Philadelphia soul is a genre strongly identified with the 1970s but its genesis dates back to the previous decade with groups such as The Delfonics. The hallmarks of Philly soul — the lavish orchestrations, the smooth vocal harmonies, the middle-of-the-road pop sensibilities — are all present and accounted for on the group's first three, Thom Bell-produced and arranged albums (1968's La La Means I Love You, 1969's Sound of Sexy Soul and 1970's The Delfonics). Each of these albums contained one stone classic: La La Means I Love You had its title track, The Delfonics had Didn't I (Blow Your Mind This Time) and Sound of Sexy Soul had the song I'm blogging about today.
I chose Ready or Not Here I Come because, of the group's three big hits, this one is, in some ways, the runt of the litter. It failed to crack to the top-30 in 1969 whereas the other two songs were top-10 smashes. As such, compilers nowadays always seem to default to Didn't I or La La Means I Love You when they're looking to include a Delfonics track. Ready or Not Here I Come has become the group's forgotten hit despite having so many great qualities.
Qualities like the intro, a dramatic 10-second overture with brass and strings that essentially tells the listener: You need to hear this. Then — bam! — we're right into the song's audacious chorus where the trio's vocals alternate between staccato and legato phrasings to stunning effect. At the quarter pole, we finally get to the first verse where William Hart's high tenor soars heavenward as the orchestra swells underneath him. It's sonic nirvana for Philly soul fans — but only for a brief time.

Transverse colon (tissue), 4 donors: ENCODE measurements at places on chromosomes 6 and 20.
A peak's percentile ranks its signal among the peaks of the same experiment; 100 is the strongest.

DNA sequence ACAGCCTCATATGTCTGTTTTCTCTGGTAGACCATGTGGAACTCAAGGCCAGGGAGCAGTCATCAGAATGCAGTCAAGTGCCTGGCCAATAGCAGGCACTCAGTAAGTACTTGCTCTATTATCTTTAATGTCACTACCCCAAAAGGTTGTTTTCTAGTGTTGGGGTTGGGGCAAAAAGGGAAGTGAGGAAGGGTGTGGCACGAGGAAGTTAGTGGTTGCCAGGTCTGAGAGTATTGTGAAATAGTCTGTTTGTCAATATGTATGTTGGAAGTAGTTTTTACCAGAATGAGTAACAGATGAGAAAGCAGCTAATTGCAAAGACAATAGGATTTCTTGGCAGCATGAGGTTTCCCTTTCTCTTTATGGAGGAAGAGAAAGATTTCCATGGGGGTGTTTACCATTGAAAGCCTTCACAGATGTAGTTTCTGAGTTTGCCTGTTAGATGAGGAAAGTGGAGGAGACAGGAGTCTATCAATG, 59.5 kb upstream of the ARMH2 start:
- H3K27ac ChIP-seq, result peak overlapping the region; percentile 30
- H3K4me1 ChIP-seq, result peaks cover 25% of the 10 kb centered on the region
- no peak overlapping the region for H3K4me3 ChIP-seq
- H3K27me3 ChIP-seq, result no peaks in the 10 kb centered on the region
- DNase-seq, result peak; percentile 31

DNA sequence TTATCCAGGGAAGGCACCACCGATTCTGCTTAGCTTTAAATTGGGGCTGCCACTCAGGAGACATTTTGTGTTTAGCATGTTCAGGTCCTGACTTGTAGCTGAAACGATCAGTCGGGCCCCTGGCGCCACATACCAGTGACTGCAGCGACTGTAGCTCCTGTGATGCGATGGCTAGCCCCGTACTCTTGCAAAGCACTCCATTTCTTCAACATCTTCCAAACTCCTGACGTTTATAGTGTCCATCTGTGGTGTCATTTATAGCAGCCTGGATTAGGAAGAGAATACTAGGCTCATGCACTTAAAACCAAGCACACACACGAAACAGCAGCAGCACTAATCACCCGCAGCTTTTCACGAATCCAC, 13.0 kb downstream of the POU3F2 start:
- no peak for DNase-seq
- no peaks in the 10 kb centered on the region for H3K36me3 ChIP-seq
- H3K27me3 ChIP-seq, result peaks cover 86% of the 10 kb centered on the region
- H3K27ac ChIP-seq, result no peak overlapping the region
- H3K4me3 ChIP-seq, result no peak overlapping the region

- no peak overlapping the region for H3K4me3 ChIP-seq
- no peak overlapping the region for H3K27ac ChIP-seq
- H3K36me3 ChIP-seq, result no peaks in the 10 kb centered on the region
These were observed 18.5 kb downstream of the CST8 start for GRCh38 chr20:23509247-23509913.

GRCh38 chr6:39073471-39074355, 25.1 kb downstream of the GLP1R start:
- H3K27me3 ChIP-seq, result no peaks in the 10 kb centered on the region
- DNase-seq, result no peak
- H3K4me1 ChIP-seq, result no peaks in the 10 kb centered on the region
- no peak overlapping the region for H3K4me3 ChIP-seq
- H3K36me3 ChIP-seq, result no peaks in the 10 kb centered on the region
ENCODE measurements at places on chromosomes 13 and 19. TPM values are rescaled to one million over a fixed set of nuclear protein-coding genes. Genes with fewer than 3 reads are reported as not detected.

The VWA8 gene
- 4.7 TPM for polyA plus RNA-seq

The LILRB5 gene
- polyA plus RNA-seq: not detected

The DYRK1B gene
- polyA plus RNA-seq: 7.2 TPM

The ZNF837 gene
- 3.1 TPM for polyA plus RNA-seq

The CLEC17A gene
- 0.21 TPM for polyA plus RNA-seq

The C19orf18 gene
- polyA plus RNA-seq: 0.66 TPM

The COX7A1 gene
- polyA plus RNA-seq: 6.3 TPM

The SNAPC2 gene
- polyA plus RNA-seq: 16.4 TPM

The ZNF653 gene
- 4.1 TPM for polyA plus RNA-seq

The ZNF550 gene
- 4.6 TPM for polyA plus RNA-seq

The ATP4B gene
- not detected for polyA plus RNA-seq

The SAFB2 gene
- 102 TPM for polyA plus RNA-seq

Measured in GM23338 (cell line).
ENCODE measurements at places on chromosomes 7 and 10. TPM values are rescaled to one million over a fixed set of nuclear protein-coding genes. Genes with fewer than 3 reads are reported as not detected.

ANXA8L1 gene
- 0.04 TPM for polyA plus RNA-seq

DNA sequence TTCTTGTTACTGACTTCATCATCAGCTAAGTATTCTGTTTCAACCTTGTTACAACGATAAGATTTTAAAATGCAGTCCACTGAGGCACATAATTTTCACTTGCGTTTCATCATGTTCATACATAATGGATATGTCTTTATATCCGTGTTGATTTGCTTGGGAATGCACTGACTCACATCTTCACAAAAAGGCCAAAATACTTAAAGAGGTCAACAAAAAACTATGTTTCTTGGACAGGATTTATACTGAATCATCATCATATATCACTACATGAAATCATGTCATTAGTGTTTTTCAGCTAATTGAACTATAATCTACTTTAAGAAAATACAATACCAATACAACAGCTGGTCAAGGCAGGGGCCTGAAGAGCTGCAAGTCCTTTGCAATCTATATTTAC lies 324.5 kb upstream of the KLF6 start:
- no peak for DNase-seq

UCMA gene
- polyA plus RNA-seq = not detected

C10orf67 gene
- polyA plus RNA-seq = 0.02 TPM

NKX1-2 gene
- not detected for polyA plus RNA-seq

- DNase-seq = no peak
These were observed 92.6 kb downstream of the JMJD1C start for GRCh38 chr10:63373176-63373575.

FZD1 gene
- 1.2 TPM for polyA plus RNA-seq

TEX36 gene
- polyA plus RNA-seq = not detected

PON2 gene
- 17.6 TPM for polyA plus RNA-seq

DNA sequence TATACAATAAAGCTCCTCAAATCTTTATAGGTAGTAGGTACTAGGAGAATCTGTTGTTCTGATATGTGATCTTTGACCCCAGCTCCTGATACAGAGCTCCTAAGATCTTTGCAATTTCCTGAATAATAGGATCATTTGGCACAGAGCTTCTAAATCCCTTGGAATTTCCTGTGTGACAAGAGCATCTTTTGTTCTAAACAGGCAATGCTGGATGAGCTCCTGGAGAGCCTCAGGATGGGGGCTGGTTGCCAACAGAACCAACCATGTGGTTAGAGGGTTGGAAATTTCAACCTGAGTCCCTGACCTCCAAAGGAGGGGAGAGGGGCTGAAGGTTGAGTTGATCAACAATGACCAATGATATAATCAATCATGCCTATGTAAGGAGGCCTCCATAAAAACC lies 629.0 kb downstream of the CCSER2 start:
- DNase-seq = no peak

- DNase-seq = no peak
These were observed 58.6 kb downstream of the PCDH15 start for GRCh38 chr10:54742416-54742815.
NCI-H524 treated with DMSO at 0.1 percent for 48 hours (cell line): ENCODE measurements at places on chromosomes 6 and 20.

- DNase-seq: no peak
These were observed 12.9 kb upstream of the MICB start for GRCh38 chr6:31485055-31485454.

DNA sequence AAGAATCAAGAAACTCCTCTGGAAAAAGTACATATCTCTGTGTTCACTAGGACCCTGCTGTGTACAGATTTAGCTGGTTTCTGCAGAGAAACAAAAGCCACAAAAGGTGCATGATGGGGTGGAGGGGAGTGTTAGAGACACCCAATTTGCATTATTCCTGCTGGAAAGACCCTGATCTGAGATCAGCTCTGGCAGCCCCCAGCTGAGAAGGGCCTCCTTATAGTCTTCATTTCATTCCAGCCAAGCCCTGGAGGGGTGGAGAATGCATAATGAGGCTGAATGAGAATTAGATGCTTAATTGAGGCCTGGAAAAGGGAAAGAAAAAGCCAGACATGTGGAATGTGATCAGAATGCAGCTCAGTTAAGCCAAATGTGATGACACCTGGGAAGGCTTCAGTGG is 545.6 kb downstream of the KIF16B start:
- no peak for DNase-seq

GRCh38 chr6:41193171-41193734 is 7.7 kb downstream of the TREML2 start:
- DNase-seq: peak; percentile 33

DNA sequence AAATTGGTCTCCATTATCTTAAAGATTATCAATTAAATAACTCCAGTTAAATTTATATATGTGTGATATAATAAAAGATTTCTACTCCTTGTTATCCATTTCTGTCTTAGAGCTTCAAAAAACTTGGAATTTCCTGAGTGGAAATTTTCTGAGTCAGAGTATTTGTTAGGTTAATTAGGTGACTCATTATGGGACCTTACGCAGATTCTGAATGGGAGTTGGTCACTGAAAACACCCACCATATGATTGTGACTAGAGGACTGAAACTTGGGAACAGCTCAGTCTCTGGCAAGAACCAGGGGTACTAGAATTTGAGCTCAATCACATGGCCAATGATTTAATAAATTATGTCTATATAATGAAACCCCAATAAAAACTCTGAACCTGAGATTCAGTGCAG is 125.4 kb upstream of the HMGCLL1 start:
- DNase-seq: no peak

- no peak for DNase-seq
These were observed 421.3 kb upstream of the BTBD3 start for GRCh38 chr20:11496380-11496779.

Ready or Not Here I Come is also a frustrating track because, after making such a grand entrance and after taking its time to fully flower, the song meekly fades out after two meagre minutes. Generally, I believe in the 'leave 'em wanting more' axiom but, in this case, one wishes co-writers Hart and Bell could have made the song a bit longer or at least conceived a better ending than its K-Tel-style premature fade.
That quibble aside, Ready or Nor Here I Come still stands as one of the Delfonics' greatest achievements. By 1970, producer/arranger Bell and the trio would go their separate ways — subsequent Delfonics singles would draw diminishing returns until the group disbanded in 1974, while Bell would apply what he perfected with the Delfonics to create quintessential Philly soul hits with The Stylistics and The Spinners.
Ready or Not Here I Come (link expired)
And, for your viewing pleasure, here are the Delfonics performing La La Means I Love You live on Top of the Pops from July of 1971:
Buy it here